Bussu Soup: A Taste of Portland

Overhead view of ORCS students eating Bussu SoupWhen traveling to Portland, having a cup of Bussu Soup is a cultural experience, exclusive to this parish, that all must have. Bussu is found in the waters of the Rio Grande and its contributing tributaries. So what is Bussu? Bussu is a small freshwater shellfish similar to snail or conch. It is removed from the water, shelled, boiled until tender in soup.

At Restoration Village Farm, our version of Bussu Soup includes Irish (white potatoes), carrots, noodles (packages of noodle soup mix), dasheen, dumplings (boiled flour mix), pumpkin, coconut juice, pimento, thyme, escallion (scallion) and of course Bussu.

ORCS students eating Bussu SoupBussu Soup is served on special occasions. The pictures show children from the Operation Restoration Christian School enjoying a cup of Bussu during their recent field trip to the farm.

Schedule your Restoration Village Farm visit for a chance at A Taste of Portland with the exclusive, exquisite Bussu Soup by clicking here or selecting Book Your Tour in the dropdown menu under Agritourism.

Let us know your group needs and we can plan a Bussu soup day for you.

Things To Do At Restoration Village Farm

  1. 2Enjoy a relaxing dip in our wading pool surrounded by gently flowing waterfalls
  2. Eat authentic Jamaican food
  3. Take in Jamaica’s beauty (Blue Mountains, John Crow Mountains, and various flowers and blossoms growing on the farm)
  4. Spot a beautiful doctor bird (Jamaica’s national bird) or one of Jamaica’s other endemic or native birds, and
  5. Participate in a cultural experience that highlights the true essence of Jamaican living in Toms Hope, Portland, Jamaica.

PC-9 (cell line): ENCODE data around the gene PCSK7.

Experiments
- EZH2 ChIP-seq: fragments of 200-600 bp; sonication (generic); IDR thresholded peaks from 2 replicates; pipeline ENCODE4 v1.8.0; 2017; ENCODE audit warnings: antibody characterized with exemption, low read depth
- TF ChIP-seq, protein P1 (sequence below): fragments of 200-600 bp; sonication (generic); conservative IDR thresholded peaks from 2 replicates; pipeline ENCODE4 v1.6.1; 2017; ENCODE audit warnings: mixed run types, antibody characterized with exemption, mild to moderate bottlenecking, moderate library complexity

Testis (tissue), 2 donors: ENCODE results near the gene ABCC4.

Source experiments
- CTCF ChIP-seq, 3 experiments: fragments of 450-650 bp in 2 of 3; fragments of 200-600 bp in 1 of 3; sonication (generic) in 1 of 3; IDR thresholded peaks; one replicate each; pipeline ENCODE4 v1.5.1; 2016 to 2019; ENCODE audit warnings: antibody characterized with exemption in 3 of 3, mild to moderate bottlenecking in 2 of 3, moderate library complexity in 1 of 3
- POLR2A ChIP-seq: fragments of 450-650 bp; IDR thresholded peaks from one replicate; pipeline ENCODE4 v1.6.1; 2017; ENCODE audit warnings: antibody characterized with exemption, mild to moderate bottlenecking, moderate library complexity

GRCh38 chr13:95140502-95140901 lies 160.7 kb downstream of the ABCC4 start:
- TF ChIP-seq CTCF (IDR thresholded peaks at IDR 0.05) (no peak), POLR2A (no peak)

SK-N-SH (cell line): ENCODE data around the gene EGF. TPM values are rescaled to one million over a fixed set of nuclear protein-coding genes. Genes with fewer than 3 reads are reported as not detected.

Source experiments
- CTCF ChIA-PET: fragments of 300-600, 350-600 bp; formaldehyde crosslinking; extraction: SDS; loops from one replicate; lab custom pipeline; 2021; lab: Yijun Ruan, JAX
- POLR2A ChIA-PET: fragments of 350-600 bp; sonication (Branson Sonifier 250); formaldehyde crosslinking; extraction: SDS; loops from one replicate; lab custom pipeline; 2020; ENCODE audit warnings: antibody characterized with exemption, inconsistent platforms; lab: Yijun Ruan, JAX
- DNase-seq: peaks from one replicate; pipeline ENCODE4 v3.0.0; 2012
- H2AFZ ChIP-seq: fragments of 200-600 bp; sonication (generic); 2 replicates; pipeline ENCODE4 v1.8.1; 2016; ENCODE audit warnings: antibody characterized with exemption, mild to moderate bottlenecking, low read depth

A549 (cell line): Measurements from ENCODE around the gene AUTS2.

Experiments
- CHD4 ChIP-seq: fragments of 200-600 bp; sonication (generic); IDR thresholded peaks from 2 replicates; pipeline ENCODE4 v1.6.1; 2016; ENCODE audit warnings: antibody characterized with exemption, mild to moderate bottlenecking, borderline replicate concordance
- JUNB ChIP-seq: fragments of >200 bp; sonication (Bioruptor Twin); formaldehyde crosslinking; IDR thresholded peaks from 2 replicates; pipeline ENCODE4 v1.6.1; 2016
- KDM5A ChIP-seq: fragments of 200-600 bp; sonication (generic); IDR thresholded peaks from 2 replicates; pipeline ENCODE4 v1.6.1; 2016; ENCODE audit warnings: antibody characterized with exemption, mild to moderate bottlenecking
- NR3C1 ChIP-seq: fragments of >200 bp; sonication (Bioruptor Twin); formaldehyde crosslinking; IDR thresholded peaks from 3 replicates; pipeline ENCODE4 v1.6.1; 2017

In addition to being a working farm, we offer 45-60 minute guided walking tours through the property. After ascending the stairway carved directly into the hillside that is accented with various trees and flowers, one of the first stops is Restoration Village Farm’s natural wading pool and waterfall. The area is surrounded with large shade trees, colourful benches, and a changing room where guests can put on their swimsuits to take a dip.

140825 Young Doctor bird AKA streamertail hummingbirdWhether you stop at the wading pool or continue your climb up the tour path, the fresh air is filled with the chirps and hums of the numerous endemic (i.e. exclusively Jamaican) birds. You may spot the beautiful iridescent colours of Jamaica’s national bird (the swallow tail humming bird or “doctor bird”)  as it hovers over the bright blossoms of the heliconia or rests in the branches of a moringa tree.

140116 Blue mountainsThroughout the tour, when there’s a break in the lush leaves of the trees, be prepared to take in the breathtakingly stunning views of the John Crow Mountains and the world renowned Blue Mountains. Look in any direction and you will be blessed with the sights of Jamaica’s natural beauty. Remember to bring your camera!